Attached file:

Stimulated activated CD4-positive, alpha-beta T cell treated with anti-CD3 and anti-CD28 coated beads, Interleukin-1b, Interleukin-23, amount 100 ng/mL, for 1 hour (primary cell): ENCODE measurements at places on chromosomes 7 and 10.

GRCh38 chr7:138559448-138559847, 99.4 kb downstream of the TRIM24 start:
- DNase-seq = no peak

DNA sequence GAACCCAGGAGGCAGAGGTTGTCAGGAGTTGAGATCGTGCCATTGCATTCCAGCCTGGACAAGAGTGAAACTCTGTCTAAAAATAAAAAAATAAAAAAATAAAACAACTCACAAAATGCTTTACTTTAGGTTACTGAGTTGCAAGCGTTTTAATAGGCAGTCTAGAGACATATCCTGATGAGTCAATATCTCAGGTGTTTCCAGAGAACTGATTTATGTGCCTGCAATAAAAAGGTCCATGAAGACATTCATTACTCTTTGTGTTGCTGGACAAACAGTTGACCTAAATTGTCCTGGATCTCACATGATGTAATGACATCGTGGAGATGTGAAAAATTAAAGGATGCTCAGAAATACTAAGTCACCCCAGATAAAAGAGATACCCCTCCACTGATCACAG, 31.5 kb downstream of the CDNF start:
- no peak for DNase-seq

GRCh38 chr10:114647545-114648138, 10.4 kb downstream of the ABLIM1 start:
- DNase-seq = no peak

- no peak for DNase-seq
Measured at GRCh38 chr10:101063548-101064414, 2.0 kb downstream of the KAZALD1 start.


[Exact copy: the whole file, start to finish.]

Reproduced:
Stimulated activated CD4-positive, alpha-beta T cell treated with anti-CD3 and anti-CD28 coated beads, Interleukin-1b, Interleukin-23, amount 100 ng/mL, for 1 hour (primary cell): ENCODE measurements at places on chromosomes 7 and 10.

GRCh38 chr7:138559448-138559847, 99.4 kb downstream of the TRIM24 start:
- DNase-seq = no peak

DNA sequence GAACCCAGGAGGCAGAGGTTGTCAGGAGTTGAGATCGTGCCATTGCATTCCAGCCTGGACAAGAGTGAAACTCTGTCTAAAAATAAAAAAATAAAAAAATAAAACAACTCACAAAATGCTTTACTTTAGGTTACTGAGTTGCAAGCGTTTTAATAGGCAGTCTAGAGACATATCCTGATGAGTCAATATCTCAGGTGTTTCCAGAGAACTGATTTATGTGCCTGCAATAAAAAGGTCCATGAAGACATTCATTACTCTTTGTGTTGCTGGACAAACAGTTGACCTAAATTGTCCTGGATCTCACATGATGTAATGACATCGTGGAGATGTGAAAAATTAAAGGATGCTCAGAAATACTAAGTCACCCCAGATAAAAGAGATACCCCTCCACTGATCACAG, 31.5 kb downstream of the CDNF start:
- no peak for DNase-seq

GRCh38 chr10:114647545-114648138, 10.4 kb downstream of the ABLIM1 start:
- DNase-seq = no peak

- no peak for DNase-seq
Measured at GRCh38 chr10:101063548-101064414, 2.0 kb downstream of the KAZALD1 start.